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Calpers Is Not in Danger of Breaking Up With Private Equity – New York Times

Calpers Is Not in Danger of Breaking Up With Private Equity – New York Times

By William Alden

Any investment decision by the California Public Employees’ Retirement System, the nation’s biggest pension fund with about $300 billion in assets, is closely watched by investors around the world.

So an article in The Financial Times on Monday that said Calpers planned to reduce the number of private equity firms anaging its capital had investment professionals buzzing.

But Calpers is not planning to significantly reduce its allocation to private equity, though it may redistribute it, Joe DeAnda, a Calpers spokesman, said in an email. He said the pension fund may increase its allocation to individual private equity managers as it culls the number of managers.

As of October, Calpers had $31.2 billion invested in private equity, or about 10.5 percent of its overall portfolio, according to the most recent disclosure. It aims to have 10 percent of its portfolio allocated to the strategy.

The Financial Times article, which said Calpers was hoping to cut its number of private equity managers by more than two-thirds, to 120 or even below 100, caused a stir in large part because of a decision by Calpers last year regarding its investments in hedge funds. The pension fund said at the time that it would get out of hedge funds entirely, citing the complexity and cost of the strategy.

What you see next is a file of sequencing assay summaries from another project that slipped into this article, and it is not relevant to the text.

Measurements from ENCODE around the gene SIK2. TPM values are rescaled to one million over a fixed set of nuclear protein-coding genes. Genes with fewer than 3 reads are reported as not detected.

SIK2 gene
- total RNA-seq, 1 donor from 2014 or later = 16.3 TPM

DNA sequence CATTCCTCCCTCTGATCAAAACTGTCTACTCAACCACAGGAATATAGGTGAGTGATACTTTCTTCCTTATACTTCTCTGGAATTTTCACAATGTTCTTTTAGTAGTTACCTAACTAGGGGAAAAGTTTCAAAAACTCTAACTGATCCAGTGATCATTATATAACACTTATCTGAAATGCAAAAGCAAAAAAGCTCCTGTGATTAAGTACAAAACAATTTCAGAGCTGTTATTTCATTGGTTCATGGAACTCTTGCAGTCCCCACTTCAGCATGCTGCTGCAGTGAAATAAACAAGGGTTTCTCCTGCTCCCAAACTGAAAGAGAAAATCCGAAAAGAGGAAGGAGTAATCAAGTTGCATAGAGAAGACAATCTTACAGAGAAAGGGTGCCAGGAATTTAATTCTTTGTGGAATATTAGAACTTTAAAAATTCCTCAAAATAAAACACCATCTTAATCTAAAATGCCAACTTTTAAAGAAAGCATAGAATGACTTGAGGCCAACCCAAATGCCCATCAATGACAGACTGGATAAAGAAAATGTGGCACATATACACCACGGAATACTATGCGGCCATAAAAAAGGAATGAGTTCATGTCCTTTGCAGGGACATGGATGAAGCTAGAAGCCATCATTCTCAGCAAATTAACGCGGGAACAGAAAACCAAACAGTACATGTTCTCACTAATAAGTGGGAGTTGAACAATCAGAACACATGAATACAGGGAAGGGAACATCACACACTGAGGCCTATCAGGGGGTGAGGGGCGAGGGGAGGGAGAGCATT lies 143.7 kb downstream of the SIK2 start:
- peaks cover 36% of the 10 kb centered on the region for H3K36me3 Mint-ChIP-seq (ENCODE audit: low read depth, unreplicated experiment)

When it comes to private equity, Calpers is also trying to reduce costs. But its approach is more subtle.

Réal Desrochers, the pension’s head of private equity since 2011, announced in late 2013 that Calpers aimed to reduce the number of managers to as few as 100. (DealBook reported on it here.)

In a presentation to the Calpers investment committee in December that year, Mr. Desrochers discussed his review of the pension fund’s private equity portfolio. It included 389 managers at the time.

“I think this portfolio should have — given the size where we are — it should be probably around 100, 120, something like that,” Mr. Desrochers said. (See the 29:15-minute mark in this video.)

Despite the fees charged by private equity and the lackluster investment performance in recent years, pension funds are generally not decreasing their private equity investments, market participants say. The strategy has done better than stocks over a 10-year period, and many pensions see it as adding an important element of diversification.

Andrea Auerbach, a managing director at Cambridge Associates, which advises institutional investors like pension funds, said she was worried about the opposite problem: too much money flowing into private equity. An abundance of capital could put downward pressure on returns, she said.

A number of factors are causing pension funds to continue to invest in private equity. One is that the private equity managers, after selling their holdings, have been returning large amounts of capital to the pension funds. This often leads the funds to reinvest in private equity to maintain a certain allocation target.

For 2014, investors in private equity are projected to receive $125 billion to $130 billion, according to Cambridge Associates. That would beat 2013’s total distributions of $124 billion, which itself was higher than the 2012 level of $115 billion.

“It’s like Tetris,” Ms. Auerbach said. “The capital just keeps coming.”